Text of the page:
Israeli Startup Prints World’s First Cultivated Fish Fillet; May End The Need To Farm Fishes

by Tooba Shaikh
Israeli Startup Prints World’s First Cultivated Fish Fillet; May End The Need To Farm Fishes

Remember back in childhood when you would dream of a magical instrument that would have the ability to conjure up your favourite food items from thin air? It seems that day by day, we’ve been getting closer to fulfilling that dream thanks to advancements in technology. In a recent development in a similar strain, an Israeli food-tech startup printed the world’s first fish fillet cultivated from the cells of grouper fish.

World’s First Printed Fish Fillet

fish fillet
Credits: Canva Images (Representational)

This cultivated and 3D-printed fish fillet, which is the first ever in the world, is printed by an Israeli food-tech startup called Steakholder Foods. The company employs food-related technologies like bio-printing and bio-inks to generate meat products.

An article by NoCamels also stated that this particular tech has a unique feature. Usually, 3D-printing technology, especially when it prints meat, requires them to incubate for a certain period of time in order to mature before they can be cooked.

The technology developed by Steakholder Foods, however, requires no such incubation or maturation process. The fish fillet can be cooked fresh out of the printer, thus saving money and time. This makes the process more efficient and cost-effective.

Also Read: Twitter Thread Shows Historical Monuments & Events Printed On Indian Currency & It’s Awesome!

Cells Cultivated From Grouper Fish

fish fillet
Credits: Canva Images (Representational)

The printed fish fillet was developed from the cells of grouper fish that are consumed at a lot of culturally significant events in many parts of the Asian continent. Mainly in China and Japan, these fish are a part of banquets, weddings and even Lunar New Year celebrations.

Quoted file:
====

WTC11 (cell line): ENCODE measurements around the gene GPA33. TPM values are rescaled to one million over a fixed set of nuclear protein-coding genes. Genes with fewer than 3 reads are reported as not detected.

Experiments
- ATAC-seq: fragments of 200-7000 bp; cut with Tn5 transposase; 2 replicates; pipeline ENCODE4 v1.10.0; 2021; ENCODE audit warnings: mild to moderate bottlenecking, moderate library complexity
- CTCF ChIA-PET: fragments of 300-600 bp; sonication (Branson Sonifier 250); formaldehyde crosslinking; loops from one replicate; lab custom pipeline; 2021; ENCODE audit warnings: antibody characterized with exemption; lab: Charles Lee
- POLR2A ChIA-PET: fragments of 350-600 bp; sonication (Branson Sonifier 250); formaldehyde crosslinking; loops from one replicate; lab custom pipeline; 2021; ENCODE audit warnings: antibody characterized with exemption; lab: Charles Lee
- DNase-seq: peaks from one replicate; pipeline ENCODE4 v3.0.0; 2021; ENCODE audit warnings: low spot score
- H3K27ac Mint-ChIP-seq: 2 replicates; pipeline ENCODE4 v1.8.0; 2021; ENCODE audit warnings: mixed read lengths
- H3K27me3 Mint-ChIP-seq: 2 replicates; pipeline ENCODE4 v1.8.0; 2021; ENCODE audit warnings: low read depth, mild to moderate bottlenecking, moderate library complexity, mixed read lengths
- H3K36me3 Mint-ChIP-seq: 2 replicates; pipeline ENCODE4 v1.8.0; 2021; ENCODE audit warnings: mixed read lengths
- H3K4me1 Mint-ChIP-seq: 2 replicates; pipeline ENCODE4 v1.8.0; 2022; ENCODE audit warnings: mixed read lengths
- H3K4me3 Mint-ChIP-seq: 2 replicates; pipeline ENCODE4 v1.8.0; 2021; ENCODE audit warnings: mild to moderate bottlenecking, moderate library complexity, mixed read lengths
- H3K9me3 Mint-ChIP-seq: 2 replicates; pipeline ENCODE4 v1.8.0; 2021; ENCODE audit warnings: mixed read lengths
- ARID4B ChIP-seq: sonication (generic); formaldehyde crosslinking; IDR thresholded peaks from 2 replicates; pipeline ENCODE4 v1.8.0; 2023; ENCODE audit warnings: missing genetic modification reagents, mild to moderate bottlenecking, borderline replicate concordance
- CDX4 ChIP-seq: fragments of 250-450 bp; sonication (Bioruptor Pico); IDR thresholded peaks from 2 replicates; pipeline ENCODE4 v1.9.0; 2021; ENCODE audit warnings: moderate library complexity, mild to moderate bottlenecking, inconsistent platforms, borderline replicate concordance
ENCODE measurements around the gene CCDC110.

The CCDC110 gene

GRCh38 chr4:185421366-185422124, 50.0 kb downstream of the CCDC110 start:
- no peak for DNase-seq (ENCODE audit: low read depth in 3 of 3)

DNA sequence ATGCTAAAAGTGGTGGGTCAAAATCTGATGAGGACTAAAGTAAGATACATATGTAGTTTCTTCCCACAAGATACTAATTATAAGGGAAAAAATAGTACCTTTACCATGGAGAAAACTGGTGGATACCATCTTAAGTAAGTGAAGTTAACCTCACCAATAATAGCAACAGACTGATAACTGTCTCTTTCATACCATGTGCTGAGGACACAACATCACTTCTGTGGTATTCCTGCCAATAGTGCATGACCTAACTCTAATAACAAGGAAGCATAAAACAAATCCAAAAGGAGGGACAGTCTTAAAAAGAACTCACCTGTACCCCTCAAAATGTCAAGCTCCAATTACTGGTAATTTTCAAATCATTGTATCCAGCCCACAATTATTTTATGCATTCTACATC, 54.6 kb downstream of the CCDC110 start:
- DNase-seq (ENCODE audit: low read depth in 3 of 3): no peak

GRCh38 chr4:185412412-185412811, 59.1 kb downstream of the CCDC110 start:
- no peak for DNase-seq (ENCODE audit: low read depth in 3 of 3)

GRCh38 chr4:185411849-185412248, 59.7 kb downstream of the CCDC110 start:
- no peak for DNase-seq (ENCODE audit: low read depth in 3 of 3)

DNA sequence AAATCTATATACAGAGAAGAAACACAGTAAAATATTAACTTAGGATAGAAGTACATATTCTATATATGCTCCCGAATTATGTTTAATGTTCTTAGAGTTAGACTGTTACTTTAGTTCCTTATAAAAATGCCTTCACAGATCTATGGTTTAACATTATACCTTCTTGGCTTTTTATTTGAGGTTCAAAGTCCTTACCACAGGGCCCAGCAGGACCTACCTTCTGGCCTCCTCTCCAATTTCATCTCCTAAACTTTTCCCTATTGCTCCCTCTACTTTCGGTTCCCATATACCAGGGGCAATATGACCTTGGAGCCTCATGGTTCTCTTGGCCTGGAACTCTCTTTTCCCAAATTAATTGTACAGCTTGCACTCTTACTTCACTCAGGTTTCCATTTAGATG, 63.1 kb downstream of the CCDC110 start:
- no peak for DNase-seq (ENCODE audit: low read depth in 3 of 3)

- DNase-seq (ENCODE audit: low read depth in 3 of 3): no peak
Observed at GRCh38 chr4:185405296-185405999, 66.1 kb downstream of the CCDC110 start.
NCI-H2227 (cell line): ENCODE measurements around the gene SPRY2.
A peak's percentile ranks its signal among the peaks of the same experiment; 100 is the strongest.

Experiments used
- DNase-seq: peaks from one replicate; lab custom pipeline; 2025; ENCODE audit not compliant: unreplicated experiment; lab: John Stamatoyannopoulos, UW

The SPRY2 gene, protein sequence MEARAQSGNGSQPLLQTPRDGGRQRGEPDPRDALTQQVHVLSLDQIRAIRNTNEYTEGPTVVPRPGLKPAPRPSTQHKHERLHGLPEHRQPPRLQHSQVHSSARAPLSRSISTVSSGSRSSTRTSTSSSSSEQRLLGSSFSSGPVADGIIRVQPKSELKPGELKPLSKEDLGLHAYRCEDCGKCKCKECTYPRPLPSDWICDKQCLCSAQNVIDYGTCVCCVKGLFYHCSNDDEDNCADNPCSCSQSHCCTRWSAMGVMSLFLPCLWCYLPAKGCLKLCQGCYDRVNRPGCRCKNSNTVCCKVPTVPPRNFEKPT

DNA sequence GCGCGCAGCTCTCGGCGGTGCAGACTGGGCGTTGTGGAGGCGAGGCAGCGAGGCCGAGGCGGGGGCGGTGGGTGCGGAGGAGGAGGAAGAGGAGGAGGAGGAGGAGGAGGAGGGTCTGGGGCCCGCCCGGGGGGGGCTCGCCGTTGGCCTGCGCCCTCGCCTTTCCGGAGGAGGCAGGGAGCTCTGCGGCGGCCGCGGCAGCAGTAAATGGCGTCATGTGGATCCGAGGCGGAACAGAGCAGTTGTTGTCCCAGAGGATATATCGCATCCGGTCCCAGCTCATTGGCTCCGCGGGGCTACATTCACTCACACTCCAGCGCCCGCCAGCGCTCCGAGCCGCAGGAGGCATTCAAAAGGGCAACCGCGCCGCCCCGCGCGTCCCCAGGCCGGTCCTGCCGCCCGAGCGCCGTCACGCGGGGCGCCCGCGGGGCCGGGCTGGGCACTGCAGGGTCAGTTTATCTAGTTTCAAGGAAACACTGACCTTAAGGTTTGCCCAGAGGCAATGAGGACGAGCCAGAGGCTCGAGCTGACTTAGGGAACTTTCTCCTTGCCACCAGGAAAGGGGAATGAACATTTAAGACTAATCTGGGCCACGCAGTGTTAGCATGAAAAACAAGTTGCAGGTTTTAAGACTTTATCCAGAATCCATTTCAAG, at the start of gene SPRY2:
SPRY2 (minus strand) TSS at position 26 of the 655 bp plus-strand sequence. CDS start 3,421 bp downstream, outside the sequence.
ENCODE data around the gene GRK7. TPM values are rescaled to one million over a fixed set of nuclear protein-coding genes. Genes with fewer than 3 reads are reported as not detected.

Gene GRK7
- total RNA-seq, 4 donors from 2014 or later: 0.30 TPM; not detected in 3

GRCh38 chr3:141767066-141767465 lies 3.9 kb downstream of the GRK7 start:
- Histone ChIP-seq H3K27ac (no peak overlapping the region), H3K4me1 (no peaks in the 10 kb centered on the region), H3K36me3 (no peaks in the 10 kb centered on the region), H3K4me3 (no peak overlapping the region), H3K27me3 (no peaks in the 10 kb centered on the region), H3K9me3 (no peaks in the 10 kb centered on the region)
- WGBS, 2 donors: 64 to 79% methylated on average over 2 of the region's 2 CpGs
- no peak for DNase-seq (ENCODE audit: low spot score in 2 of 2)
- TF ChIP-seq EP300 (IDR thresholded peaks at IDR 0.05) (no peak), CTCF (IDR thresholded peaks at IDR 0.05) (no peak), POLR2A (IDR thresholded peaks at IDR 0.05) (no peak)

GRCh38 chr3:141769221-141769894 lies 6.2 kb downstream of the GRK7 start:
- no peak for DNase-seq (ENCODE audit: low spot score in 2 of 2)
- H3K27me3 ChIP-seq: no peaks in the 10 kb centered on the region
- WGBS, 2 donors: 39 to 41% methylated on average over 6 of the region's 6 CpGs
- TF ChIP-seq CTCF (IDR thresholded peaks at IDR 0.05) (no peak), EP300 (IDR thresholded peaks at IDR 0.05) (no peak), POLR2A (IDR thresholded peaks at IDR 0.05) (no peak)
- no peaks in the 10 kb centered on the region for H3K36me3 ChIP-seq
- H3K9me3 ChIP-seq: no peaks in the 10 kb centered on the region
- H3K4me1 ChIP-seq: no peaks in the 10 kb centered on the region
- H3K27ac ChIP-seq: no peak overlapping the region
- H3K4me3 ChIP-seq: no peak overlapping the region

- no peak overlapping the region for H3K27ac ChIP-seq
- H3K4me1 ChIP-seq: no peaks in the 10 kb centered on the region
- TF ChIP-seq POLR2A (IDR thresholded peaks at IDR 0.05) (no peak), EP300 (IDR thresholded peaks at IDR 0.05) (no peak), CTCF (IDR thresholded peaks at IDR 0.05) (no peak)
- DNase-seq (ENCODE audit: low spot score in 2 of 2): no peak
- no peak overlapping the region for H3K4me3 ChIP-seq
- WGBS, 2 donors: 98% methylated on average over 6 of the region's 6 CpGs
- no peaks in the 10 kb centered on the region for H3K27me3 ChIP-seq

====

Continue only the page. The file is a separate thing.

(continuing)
Hence, developing meat in laboratories rather than directly by slaughtering or hunting them from the wild, is viewed as a more ethical way of meeting the demand for meat while conserving the fish population. This, however, raises some important questions. If the technology makes it into the mainstream, it might eliminate the need for farming fish. This means that the need for farming fish is essentially eliminated.

Although it might still be some time before aquaculture is threatened by such a technology, the question still remains. It is most likely to harm the fish farmers and pose a threat to their livelihood while big tech companies make money by selling printed fish.

Also Read: Karnataka Is Getting A 3D Printed Post Office And The First Impression Is WOW!

Do you think this technology means the end of aquaculture? Let us know in the comments below!

Cover Image Credits: Canva Images (Representational)